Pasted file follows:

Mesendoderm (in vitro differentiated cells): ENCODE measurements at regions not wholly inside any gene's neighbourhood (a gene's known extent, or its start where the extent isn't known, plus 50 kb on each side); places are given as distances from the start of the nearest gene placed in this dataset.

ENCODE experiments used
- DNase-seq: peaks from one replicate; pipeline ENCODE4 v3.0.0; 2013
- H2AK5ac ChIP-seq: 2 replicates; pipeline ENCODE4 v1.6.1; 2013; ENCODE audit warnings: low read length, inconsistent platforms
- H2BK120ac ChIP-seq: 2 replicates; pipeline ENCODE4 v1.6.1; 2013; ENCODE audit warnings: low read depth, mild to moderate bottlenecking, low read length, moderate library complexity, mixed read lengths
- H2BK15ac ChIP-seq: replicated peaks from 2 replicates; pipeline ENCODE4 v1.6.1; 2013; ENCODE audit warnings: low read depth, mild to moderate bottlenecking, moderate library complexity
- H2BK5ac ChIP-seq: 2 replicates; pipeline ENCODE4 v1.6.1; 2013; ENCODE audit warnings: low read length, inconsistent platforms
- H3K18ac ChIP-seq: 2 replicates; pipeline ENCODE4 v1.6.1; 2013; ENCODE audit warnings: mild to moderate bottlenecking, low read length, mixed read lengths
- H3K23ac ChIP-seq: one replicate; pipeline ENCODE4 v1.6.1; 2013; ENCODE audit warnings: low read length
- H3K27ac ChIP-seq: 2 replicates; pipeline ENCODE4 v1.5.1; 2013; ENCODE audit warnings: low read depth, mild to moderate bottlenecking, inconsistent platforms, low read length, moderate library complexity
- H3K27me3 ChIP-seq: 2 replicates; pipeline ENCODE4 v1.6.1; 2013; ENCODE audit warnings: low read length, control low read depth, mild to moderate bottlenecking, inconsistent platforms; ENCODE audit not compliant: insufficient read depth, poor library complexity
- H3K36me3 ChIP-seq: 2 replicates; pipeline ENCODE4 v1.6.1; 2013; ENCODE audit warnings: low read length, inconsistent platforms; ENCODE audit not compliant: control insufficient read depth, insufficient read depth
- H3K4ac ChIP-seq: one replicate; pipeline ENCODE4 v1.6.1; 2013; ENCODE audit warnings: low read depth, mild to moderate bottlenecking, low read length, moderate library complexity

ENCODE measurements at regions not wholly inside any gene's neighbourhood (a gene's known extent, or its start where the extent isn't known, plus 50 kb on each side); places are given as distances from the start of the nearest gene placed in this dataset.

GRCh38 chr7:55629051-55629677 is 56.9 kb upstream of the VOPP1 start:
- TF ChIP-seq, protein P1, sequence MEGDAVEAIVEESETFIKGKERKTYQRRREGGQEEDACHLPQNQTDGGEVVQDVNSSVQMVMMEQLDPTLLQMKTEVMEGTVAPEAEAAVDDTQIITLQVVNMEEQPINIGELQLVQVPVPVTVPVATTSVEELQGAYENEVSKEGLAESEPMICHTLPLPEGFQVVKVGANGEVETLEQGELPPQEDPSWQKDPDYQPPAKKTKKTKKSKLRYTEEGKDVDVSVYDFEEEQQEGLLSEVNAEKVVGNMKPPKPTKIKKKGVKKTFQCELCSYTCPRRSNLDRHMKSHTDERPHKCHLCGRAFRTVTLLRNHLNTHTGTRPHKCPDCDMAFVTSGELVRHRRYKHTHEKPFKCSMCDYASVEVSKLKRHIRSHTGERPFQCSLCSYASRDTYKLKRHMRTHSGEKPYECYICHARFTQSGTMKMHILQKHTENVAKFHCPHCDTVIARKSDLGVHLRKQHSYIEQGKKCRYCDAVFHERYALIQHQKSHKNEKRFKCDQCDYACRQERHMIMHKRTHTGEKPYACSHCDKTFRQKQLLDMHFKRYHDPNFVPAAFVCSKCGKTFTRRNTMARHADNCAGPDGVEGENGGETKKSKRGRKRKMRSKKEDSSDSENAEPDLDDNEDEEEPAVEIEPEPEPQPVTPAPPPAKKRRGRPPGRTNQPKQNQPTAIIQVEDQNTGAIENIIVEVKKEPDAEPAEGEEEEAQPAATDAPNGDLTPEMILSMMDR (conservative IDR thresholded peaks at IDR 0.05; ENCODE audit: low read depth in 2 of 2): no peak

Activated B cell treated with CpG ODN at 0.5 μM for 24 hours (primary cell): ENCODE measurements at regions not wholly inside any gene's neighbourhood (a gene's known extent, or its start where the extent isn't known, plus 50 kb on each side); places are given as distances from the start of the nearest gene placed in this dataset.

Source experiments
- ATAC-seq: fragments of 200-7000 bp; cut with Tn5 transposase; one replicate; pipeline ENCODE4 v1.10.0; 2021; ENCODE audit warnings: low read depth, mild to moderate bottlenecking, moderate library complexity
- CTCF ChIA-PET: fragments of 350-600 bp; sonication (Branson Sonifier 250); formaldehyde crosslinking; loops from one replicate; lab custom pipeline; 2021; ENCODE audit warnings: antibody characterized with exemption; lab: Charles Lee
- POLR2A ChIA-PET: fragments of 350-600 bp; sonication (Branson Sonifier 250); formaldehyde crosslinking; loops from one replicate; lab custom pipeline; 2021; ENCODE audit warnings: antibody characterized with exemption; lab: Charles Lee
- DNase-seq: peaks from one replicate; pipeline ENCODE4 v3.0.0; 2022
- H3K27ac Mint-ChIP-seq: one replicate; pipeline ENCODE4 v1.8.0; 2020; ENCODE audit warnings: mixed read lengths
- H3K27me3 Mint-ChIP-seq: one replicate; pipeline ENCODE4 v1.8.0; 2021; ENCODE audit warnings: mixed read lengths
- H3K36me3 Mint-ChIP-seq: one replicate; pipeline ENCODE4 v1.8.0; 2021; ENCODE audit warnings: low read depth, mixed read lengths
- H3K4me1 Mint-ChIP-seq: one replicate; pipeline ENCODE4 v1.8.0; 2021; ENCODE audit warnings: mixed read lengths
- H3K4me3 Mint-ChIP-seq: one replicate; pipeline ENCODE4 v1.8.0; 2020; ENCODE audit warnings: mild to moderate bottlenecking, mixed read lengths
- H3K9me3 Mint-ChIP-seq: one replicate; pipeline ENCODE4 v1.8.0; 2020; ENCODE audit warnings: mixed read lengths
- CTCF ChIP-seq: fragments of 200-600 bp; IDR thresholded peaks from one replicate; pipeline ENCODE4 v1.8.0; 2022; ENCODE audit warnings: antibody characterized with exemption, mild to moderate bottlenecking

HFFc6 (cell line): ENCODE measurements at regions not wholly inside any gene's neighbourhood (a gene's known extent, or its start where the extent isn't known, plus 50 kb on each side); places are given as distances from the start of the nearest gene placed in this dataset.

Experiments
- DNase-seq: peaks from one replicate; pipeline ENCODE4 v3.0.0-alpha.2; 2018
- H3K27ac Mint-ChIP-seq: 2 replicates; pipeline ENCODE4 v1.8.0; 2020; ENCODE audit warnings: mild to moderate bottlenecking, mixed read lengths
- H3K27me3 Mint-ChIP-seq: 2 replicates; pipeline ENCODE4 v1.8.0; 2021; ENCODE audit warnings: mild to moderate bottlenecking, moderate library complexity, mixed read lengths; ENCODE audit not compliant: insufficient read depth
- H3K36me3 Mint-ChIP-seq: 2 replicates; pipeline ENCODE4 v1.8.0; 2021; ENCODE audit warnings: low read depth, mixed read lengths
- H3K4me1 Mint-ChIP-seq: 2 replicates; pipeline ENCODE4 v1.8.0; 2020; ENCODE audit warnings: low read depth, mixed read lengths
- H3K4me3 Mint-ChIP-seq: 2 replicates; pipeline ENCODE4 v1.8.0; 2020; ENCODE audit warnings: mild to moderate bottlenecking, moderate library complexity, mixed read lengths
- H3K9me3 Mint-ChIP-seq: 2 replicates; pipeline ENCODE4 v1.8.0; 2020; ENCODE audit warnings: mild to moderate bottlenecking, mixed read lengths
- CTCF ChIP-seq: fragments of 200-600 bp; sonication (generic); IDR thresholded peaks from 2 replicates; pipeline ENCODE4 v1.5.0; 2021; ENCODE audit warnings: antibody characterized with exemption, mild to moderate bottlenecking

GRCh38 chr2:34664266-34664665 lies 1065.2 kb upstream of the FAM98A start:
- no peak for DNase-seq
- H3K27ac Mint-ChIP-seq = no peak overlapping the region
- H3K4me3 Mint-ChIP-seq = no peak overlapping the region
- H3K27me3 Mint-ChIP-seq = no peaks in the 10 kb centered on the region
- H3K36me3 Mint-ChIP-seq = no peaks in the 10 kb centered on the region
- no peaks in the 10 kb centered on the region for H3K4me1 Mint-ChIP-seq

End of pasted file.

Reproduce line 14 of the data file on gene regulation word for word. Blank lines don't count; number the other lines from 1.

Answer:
ENCODE measurements at regions not wholly inside any gene's neighbourhood (a gene's known extent, or its start where the extent isn't known, plus 50 kb on each side); places are given as distances from the start of the nearest gene placed in this dataset.